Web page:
Exercises for seniors are an important part of everyday life.
However, people over the age of 65 can develop health issues including reduced coordination, strength, balance, joint flexibility, respiratory function and increased blood pressure. A risk of a fall also increases as we get older.
Falls are the main cause of unintentional injury and hospitalisation among older Australians, and more than one in three people over the age of 65 experience a fall each year.
There are steps you can take to prevent falls, and one of them is doing exercises for seniors at home to improve your balance and strength.
Daily home exercises for seniors can be a great preventative measure against decline in mobility, and help you to feel more confident and energetic throughout your day.
Exercises for seniors at home
The human body responds to exercise no matter its age, and the wonderful thing is that these exercises for seniors can be adapted to suit your capabilities and personal needs at any fitness level.
The benefits of exercise for senior health are numerous. Exercise not only influences your mental well-being and happiness, but can also improve your immune system, brain, heart and muscles.
Along with a healthy diet, these benefits can contribute to a better quality of life and increase your safety while living independently in your own home.
A recent website launched by a team of Australian physiotherapists, Safe Exercises at Home (www.saferexercisesathome.org), offers clinical and academic expertise in exercises for seniors and other forms of physical activity for people with mobility limitations.
Associate Professor Michele Callisaya, a physiotherapist and researcher based at Monash University and Peninsula Health (partners in the National Centre for Healthy Ageing), contributed to this expertise with her specialist knowledge in exercises for seniors and falls prevention.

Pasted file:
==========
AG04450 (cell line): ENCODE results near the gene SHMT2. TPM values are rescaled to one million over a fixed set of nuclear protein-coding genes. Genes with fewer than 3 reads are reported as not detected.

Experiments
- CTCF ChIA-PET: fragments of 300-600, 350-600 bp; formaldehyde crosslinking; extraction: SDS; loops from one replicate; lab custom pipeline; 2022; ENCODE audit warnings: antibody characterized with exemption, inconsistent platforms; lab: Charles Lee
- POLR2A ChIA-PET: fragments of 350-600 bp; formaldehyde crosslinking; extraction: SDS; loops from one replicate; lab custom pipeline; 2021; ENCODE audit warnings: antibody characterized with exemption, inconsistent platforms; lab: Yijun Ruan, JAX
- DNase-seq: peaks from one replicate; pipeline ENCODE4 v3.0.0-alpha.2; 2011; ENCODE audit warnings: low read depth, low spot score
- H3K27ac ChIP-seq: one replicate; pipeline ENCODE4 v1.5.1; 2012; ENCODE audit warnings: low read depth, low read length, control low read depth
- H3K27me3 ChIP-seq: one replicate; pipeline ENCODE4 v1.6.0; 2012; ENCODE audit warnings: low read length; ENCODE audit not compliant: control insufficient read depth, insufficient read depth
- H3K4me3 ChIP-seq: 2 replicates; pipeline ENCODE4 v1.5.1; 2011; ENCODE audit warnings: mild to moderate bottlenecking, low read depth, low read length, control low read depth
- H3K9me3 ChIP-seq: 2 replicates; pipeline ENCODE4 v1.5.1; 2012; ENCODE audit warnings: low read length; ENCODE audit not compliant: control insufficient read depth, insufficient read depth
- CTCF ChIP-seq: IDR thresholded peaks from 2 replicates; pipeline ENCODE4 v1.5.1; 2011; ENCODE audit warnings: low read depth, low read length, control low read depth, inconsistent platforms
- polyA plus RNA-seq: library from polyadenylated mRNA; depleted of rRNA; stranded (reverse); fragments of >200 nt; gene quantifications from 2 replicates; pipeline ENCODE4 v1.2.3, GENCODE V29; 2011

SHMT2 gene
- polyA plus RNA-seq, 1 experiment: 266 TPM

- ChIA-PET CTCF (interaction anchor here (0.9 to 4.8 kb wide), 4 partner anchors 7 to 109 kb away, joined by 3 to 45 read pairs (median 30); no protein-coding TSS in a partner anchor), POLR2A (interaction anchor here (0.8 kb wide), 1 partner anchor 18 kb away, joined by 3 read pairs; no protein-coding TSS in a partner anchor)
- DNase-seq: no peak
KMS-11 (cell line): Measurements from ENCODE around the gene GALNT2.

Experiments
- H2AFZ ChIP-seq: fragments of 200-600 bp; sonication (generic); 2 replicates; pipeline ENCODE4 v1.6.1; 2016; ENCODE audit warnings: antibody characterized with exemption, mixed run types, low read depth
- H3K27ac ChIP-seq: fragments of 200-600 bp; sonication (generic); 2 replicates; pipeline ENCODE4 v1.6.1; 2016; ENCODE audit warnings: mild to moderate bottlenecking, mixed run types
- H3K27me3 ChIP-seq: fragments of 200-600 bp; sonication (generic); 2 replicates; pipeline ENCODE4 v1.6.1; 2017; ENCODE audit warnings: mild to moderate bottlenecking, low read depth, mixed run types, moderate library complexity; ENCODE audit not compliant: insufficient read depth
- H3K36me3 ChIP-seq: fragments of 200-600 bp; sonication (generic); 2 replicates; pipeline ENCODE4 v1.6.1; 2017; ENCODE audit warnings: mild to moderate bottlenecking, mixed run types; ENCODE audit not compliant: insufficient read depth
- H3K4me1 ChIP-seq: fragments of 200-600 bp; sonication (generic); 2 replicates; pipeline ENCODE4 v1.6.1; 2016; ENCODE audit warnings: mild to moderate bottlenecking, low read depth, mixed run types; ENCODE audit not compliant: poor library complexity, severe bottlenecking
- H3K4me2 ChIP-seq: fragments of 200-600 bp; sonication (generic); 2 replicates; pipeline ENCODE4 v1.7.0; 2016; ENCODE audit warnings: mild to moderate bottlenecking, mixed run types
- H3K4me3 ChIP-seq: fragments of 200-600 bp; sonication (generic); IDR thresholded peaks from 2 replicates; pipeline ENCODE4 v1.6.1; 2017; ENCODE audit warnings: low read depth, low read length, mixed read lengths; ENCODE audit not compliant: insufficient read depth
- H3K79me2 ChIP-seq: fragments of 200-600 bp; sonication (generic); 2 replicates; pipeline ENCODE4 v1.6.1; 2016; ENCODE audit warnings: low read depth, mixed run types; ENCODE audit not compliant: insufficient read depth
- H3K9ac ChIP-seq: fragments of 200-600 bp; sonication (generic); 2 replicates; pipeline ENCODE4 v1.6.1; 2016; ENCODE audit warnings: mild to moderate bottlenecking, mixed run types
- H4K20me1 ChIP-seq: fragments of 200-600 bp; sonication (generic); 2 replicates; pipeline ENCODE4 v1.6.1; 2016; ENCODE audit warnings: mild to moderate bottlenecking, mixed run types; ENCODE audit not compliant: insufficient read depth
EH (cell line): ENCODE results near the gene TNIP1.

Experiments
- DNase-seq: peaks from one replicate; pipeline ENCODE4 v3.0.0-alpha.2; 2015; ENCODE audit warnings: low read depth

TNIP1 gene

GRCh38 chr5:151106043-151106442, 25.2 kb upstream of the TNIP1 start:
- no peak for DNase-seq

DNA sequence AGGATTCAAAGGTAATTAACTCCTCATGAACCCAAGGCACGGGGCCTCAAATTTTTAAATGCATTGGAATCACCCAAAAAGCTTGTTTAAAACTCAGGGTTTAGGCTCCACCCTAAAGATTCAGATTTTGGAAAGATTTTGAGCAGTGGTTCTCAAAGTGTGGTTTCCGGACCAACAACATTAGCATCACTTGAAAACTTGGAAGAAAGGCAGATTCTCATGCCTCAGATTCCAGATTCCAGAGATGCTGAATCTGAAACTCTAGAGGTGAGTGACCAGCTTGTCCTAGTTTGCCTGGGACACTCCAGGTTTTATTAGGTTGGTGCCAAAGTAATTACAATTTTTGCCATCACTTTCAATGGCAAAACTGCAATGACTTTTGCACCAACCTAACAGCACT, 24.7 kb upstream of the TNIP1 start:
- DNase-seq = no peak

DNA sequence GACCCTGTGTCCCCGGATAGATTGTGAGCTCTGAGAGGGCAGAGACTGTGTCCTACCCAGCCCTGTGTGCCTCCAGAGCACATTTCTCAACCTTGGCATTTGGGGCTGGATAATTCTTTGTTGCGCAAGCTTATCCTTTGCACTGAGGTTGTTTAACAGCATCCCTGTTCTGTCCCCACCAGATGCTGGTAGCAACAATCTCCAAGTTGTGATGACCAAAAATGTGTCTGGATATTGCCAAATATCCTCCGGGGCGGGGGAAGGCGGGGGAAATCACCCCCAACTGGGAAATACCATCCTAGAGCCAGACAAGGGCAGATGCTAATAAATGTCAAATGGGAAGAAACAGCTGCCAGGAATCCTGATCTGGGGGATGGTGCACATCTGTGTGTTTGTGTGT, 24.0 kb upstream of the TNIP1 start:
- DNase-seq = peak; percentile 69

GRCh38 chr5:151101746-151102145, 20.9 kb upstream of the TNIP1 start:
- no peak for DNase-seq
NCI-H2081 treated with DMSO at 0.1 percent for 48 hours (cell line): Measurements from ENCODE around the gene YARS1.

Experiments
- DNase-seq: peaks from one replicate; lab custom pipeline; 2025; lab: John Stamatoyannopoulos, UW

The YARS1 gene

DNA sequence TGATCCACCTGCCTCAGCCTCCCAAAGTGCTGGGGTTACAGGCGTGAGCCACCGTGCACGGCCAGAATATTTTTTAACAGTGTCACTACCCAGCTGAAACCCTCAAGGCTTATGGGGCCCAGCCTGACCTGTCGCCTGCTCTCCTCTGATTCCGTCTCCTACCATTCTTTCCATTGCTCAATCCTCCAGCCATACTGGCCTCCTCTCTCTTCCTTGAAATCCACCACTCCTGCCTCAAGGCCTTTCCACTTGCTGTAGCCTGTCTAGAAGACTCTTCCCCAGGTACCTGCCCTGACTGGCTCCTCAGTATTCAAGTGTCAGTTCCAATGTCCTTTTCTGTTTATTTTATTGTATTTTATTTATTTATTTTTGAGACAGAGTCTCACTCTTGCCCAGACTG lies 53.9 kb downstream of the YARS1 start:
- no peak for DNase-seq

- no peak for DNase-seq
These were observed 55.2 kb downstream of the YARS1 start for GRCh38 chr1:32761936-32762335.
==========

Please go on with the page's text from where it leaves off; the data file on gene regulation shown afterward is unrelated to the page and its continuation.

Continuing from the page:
Michele says daily exercises for seniors help her clients maintain independence in their own home as they can increase their mobility and be more stable on their feet – decreasing their risk of a fall.
“I was concerned that older people were having to stop their weekly gym or bowls sessions during COVID-19 restrictions and also missing out on incidental physical activity such as a walk down to the local shops. The new website provides exercises for seniors at three levels of fitness and function that can be done at home to maintain strength, balance and mobility.”
If you are used to moving about during your day, here are a few exercises for seniors from the website that you can incorporate into regular activities.
These exercises for seniors should be performed next to a table or bench top to support you if you feel unstable, and at a pace that feels comfortable for you. And if you have fallen in the past 12 months, or have any pain or concerns regarding exercise, you should see your GP or physiotherapist before starting.
Safe exercises for seniors at home
Safe exercise for seniors #1 – Sit to stand
This exercise for seniors can help with getting up and down from a chair or toilet, and moving in and out of a car. You can practice these between commercial breaks on TV.
- Choose a sturdy chair that’s not too low
- Stand up slowly from a chair, keeping your knees slightly apart.
- Make it harder by using your arms less or not at all
- Then lower yourself back down into the chair
- Repeat 5 times
Safe exercise for seniors #2 – Side leg raise/sideways walking
This exercise for seniors improves stability and can be done while you wait for the microwave to finish.
- Start to walk sideways with slow steps along a bench or table
- Once you reach then end on the table or bench walk sideways back to the start
Safe exercise for seniors #3 – Heel raises
This exercise for seniors helps with walking and climbing stairs and can be done in the time it takes for the kettle to boil.
- Holding onto a bench or table, lift both heels off the floor and stand on your toes for three seconds, then slowly lower your heels to the floor